Cambodian migrant construction return home ahead of Bangkoks’ camp closures

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Cambodian migrant construction return home ahead of Bangkoks’ camp closures


Cambodian Workers Return Home

Cambodian workers crossed the border at the immigration checkpoint of this northeastern province to return to the homeland as Thailand started sealing off construction worker camps in Greater Bangkok and four southern border provinces today.

The Center for Covid-19 Situation Administration (CCSA) headed by Prime Minister Gen Prayut Chan-ocha decided to close infectious and high-risk areas including construction worker camps in Bangkok, Pathum Thani, Nonthaburi, Samut Sakhon, Samut Prakan, Nakhon Pathom, Songkhla, Pattani, Yala and Narathiwat for 30 days starting on June 28 to contain the spread of Covid-19.

Employers yesterday sent the workers back through the Chong Chom border crossing point in Surin’s Kap Choeng district. Many cambodian workers were left along Kap Choeng-Chong Chom highway and local immigration police rushed into gathering them at the Surin immigration office and kept them away from general people. Despite strict disease control measures, five immigration police officers of Surin earlier contracted COVID-19.

Surin immigration police said the number of Cambodian workers leaving the country through Surin on a daily basis started to double yesterday and most of them were construction workers. Police confined the outgoing migrants in a specific area throughout the process of their departure which also included COVID-19 tests.

Local immigration police asked employers to leave their migrant workers only at the Surin immigration office to support disease control and facilitate repatriation. (TNA)



“Hundreds” of Cambodian migrant construction workers found wandering along the road ahead of Bangkoks’ camp closures

Hundreds of Cambodian migrant workers were dropped at border checkpoints or even just forced onto the streets over the weekend without any further support, ahead of announced camp closures, a non-government organization said Monday.

“We received reports from the border-crossing point in Surin of the growing number of Cambodian workers rushing to return home,” Human Rights Watch senior researcher Sunai Phasuk told Thai Enquirer.

The government said Friday it will seal off worker camps in Bangkok and neighbouring provinces, as well as four provinces in the south.

It was unclear whether the workers thronging the checkpoints had been sent by employers or government agents, Sunai said. In addition, “hundreds more Cambodians were found by the side of the road, who hadn’t even been taken as far as the checkpoint,” he said, citing officials at the border.

“They were basically just left there on the streets to make their own way to the checkpoint, which was the trigger point that I posted on Twitter.”

The Human Rights researcher took to his Twitter of over 74k followers on Sunday evening to express his concerns.

The migrant workers are now in quarantine and being screened for Covid-19 in migrant worker camps.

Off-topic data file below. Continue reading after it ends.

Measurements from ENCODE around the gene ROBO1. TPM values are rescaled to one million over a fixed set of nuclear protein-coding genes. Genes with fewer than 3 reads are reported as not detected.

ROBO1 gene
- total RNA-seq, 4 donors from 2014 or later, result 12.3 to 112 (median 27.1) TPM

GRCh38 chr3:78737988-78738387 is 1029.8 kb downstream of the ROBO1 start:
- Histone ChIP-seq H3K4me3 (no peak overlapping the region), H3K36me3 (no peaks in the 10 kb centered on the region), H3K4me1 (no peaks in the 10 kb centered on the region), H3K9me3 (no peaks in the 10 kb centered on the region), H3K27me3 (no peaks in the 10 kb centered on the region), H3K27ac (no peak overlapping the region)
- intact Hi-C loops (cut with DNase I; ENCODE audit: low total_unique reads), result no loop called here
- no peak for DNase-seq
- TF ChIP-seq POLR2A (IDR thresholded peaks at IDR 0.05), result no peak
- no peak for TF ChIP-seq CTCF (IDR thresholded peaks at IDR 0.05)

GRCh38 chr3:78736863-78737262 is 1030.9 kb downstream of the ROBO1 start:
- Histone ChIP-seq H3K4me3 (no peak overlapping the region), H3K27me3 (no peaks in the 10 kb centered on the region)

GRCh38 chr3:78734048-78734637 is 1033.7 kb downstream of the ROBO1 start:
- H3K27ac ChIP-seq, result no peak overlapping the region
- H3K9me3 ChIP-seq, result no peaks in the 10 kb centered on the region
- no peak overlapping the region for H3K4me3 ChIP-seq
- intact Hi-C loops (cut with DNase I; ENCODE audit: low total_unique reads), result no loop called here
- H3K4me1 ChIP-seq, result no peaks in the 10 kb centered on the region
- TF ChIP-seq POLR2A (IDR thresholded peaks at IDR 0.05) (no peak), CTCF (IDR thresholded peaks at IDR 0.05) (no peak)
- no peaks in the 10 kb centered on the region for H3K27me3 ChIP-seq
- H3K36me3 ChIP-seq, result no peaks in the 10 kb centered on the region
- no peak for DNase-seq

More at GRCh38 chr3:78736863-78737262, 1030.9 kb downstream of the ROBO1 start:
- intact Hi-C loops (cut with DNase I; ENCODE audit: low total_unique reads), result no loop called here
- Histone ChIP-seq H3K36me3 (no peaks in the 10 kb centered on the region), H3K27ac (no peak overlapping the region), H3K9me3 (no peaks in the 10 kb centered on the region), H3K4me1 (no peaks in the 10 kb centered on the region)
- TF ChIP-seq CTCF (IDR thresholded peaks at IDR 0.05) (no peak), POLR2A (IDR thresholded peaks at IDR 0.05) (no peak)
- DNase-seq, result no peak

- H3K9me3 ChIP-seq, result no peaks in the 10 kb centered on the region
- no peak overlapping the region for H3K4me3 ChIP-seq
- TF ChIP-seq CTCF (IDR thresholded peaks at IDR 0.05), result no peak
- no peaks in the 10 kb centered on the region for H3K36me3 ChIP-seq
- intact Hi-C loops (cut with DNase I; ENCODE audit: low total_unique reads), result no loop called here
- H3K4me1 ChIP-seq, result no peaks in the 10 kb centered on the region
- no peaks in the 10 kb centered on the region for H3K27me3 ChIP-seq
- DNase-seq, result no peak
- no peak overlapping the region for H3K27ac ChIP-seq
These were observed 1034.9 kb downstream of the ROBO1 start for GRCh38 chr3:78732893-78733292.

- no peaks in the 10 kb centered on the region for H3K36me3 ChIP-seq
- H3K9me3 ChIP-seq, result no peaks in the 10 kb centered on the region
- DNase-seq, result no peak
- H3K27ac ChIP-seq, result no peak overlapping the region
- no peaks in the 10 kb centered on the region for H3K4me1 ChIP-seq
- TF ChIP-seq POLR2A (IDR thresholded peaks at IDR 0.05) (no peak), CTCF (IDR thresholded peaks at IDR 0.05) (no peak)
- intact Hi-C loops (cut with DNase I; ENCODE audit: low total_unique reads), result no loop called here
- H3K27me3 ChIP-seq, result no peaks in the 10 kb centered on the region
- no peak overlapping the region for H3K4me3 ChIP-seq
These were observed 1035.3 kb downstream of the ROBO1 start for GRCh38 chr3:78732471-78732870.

Left by their employers to fend for themselves over the weekend amid the latest wave of coronavirus infections, many are scared for their lives.

In addition to the panic, “they are now being targeted and stigmatized, as causing the recent outbreak,” Sunai said.

Thai authorities should be better prepared to help these people “instead of blaming them and just locking them up,” he said.

The crisis will probably mean many will have no job to go back to, or maybe only for half their previous wages, he said. Aside from the loss of livelihood, they are facing immediate hardships in overcrowded and unsanitary camps.

The camps are not made for long-term accommodation, Sunai said. During the day it is like “being inside a metal oven.”

“So of course, once they knew from Prayut’s announcement that they would be locked up, they got scared,” said Sunai.

The Human Rights Watch researcher added that activists are trying find out more but it is difficult to get clear information once the workers are in quarantine.

“None of the agencies have any consistent record of exactly how many worker sites in Bangkok and neighbouring areas are under the order, or where,” he said. “What are the populations? How many are Thais and how many are migrants? There is no clear statistic.”

Sunai criticized the emerging government model of sealing off migrant-worker clusters instead of providing them with health and livelihood assistance. This was similar to the seafood market in Samut Sakhon, the electronics factory in Petchburi, and the chicken farm in Saraburi.

“What should have been done instead – and this is not just limited to workers themselves but the overall population – is to screen for Covid-19 as broadly as possible instead of just locking people up,” he said.

“Both treatment and isolation also need to be non-discriminatory, and ensure equal treatment regardless of who they are, whether Thai or migrants.”

Officials should make sure migrant workers “receive equal treatment and access to medical facilities, not just help Thais while [migrants] get locked up and provided with minimal services,” he said.